Cypress Grove Plantation

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Map from 1866 showing "Genl. Taylors Old Place"

The Cypress Grove Plantation was a Southern plantation owned by President Zachary Taylor near Rodney, Mississippi. Later, it was also known as Buena Vista Plantation.[1]


The plantation bordered Ashland Plantation and the Mississippi River.[1] It was near the Ashland community, and Ashland's port was sometimes used by Cypress Grove Plantation.[2] The plantation was also located on the Mississippi River ten miles below Rodney,[1] a small town on the Mississippi River in Jefferson County, Mississippi.[3][4] It was north of Natchez.[5]


General Taylors Plantation by Henry Lewis (circa 1854–57)

The plantation was purchased by General Zachary Taylor in 1840.[3] The land spanned 1,923 acres.[3][5] It was purchased from David Hunt and others by John Hagan of New Orleans, and then sold to Taylor for $95,000.[1] It came with eighty-one African "servants," as Taylor called them, and with horses, mules, cattle and equipment.[3][1] Taylor and his wife, Margaret Taylor, often visited the plantation until he was elected President of the United States in 1848.[3] Indeed, she spent most of her time at the plantation while he was serving in the Mexican–American War.[3][5] Though Taylor won many battles in the war, the Battle of Buena Vista was his last victory in 1847.[1] The plantation became known as Buena Vista when Taylor returned from the war.[1]

Taylor's parents, Colonel Richard and Sara Strother Taylor, raised him on their plantation, so he had experience running a plantation.[1] Cotton, tobacco, corn and wheat were grown, and hogs, sheep, cattle and poultry were raised on his plantation.[3] He grew potatoes and peas in his garden.[3] His home on the plantation was made of timber and included a large library.[3][5] He also had a sawmill on this plantation.[3]

Taylor first hired a cousin of his wife, Damascus Thornton, as the first overseer.[6] He later hired another cousin, James Thornton, until the latter resigned in 1845.[5] The third overseer was Thomas W. Ringgold.[3] Taylor corresponded with Ringgold from Corpus Christi, Texas and Mexico during the Mexican-American War.[7] According to biographer K. Jack Bauer, his slaves were treated well, well-fed and even received Christmas presents each year.[3][5] On top of picking cotton and other crops, they built levees on the Mississippi River and on an adjacent creek.[3] Later, Taylor's son, General Richard Taylor, helped manage the plantation.[3]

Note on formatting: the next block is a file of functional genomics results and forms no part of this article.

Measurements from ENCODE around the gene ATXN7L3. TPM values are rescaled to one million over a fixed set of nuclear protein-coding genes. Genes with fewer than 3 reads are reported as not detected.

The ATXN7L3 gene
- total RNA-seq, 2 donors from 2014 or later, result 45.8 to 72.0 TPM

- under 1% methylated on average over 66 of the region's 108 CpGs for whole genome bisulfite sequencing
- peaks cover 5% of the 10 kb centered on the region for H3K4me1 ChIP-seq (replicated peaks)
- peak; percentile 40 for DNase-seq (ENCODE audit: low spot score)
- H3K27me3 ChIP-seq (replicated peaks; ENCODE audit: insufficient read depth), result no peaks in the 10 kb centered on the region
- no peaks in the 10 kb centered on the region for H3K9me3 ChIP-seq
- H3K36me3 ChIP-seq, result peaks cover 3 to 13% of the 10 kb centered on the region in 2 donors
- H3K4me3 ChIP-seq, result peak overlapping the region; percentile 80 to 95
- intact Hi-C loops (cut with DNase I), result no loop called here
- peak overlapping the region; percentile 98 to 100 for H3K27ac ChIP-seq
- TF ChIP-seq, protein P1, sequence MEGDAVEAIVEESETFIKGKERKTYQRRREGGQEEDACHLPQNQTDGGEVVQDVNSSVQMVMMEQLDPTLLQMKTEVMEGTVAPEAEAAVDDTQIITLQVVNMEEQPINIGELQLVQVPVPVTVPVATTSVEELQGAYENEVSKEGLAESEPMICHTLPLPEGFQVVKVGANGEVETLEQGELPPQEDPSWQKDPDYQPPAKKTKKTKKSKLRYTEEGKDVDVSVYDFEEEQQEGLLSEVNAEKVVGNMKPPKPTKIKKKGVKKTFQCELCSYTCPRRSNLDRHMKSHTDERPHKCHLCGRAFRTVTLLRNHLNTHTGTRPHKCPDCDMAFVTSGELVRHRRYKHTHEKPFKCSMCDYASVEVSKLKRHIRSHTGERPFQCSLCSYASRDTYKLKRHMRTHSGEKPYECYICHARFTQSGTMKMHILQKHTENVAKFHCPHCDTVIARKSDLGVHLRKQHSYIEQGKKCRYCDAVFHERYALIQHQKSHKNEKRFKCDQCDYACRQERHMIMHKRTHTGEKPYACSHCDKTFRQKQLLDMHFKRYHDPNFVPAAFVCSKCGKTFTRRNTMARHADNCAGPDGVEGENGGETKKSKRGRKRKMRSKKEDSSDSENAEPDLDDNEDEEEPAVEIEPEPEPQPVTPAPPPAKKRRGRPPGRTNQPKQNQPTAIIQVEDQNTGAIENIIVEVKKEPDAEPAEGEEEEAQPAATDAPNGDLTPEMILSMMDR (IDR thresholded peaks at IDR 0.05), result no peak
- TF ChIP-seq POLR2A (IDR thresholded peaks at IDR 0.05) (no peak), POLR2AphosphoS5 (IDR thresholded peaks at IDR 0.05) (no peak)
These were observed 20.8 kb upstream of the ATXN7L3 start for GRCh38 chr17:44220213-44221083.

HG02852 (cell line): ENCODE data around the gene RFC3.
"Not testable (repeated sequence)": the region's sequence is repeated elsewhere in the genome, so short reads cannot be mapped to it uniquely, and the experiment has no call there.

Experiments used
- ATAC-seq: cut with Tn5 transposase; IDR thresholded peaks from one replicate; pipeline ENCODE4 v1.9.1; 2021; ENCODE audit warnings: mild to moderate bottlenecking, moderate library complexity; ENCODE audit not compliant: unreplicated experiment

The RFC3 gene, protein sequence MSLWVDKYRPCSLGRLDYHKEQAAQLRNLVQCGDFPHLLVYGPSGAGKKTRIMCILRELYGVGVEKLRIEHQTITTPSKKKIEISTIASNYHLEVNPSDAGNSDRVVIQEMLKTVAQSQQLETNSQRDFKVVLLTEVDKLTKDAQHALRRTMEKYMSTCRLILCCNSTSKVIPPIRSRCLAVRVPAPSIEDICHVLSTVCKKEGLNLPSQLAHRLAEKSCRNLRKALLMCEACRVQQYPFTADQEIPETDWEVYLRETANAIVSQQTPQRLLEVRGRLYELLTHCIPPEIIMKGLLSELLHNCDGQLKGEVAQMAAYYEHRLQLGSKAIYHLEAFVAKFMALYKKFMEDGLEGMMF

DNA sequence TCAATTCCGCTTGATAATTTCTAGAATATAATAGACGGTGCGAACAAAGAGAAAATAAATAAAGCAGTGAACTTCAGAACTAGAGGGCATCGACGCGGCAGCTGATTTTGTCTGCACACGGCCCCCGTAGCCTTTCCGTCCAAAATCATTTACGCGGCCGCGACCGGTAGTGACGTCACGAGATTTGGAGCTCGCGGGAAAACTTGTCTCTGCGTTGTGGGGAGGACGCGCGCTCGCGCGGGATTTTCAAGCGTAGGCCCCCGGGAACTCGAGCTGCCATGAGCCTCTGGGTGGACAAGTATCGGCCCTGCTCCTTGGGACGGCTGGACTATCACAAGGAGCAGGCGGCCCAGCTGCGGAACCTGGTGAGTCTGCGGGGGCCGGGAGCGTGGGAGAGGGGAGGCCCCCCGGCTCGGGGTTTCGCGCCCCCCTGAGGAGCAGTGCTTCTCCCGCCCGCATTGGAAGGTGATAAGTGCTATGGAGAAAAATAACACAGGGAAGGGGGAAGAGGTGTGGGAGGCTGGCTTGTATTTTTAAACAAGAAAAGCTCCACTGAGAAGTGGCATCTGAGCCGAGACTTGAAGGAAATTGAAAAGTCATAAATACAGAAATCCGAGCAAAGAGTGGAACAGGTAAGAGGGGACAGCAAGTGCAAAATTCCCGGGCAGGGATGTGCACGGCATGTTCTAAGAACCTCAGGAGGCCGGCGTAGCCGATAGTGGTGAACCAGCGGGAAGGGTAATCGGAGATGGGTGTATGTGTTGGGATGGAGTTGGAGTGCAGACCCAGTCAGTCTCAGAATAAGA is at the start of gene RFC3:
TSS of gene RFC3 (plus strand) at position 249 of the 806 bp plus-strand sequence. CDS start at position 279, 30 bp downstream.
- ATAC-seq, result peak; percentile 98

Mississippi River travelers could cut ten miles from their trip by going through Gillam's Shute which flowed between Buena Vista Island and Taylor's plantation.[1] Thus, the plantation was well known to river travelers.[1] Taylor died on July 9, 1850.[1] Taylor's widow, Margaret, and the other heirs sold the plantation land in 1850 to Charles B. New for $20,000.[1] Most of the land has since eroded away into the Mississippi River.[1]


  1. ^ a b c d e f g h i j k l m Logan, Marie T. (1980). Mississippi-Louisiana Border Country: Revised Edition (Revised (2nd) ed.). Baton Rouge, Louisiana: Claitor's Publishing Division. pp. 69–72.
  2. ^ Bragg, Marion (1977). Historic Names and Places on the Lower Mississippi River (PDF). Mississippi River Commission. p. 181. Archived from the original (PDF) on 2016-03-04. Retrieved 2015-07-19.
  3. ^ a b c d e f g h i j k l m n Stanley Nelson, Taylor's Cypress Grove Plantation, The Ouachita Citizen, August 6, 2014
  4. ^ June Davis Davidson, Country Stores of Mississippi, Charleston, South Carolina: The History Press, 2014, p. 94 [1]
  5. ^ a b c d e f K. Jack Bauer, Zachary Taylor: Soldier, Planter, Statesman of the Old Southwest, Baton Rouge, Louisiana: Louisiana State University, 1993, p. 107-108 [2]
  6. ^ Holman Hamilton, The Three Kentucky Presidents: Lincoln, Taylor, Davis, Louisville, Kentucky: University Press of Kentucky, 2003, p. 23 [3]
  7. ^ Stephen Currie, Zachary Taylor, Plantation Owner[permanent dead link], Civil War History, Volume 30, Number 2, June 1984, pp. 144–156